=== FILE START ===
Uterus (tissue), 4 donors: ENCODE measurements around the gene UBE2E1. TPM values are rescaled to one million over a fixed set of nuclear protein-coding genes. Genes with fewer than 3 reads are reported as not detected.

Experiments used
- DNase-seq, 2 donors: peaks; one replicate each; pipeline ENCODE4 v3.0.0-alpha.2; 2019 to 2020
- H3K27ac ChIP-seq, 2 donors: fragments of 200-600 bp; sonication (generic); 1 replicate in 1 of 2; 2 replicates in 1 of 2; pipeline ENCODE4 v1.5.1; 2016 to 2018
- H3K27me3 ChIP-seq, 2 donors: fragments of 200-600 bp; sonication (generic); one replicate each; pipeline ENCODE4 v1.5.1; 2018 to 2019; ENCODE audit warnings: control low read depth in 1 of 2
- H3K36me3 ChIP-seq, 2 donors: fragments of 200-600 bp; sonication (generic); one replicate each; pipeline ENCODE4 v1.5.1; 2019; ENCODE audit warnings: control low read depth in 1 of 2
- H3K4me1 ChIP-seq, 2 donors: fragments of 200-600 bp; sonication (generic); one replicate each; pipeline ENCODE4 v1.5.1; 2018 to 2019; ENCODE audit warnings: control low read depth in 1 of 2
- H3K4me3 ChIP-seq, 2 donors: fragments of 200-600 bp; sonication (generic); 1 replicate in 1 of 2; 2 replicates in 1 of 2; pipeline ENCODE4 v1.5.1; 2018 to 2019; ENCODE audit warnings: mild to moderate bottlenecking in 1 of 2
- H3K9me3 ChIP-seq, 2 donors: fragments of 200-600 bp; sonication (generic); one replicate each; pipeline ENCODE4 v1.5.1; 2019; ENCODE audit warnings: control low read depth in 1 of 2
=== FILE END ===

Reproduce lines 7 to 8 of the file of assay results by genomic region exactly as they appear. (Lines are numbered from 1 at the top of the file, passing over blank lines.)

- H3K4me1 ChIP-seq, 2 donors: fragments of 200-600 bp; sonication (generic); one replicate each; pipeline ENCODE4 v1.5.1; 2018 to 2019; ENCODE audit warnings: control low read depth in 1 of 2
- H3K4me3 ChIP-seq, 2 donors: fragments of 200-600 bp; sonication (generic); 1 replicate in 1 of 2; 2 replicates in 1 of 2; pipeline ENCODE4 v1.5.1; 2018 to 2019; ENCODE audit warnings: mild to moderate bottlenecking in 1 of 2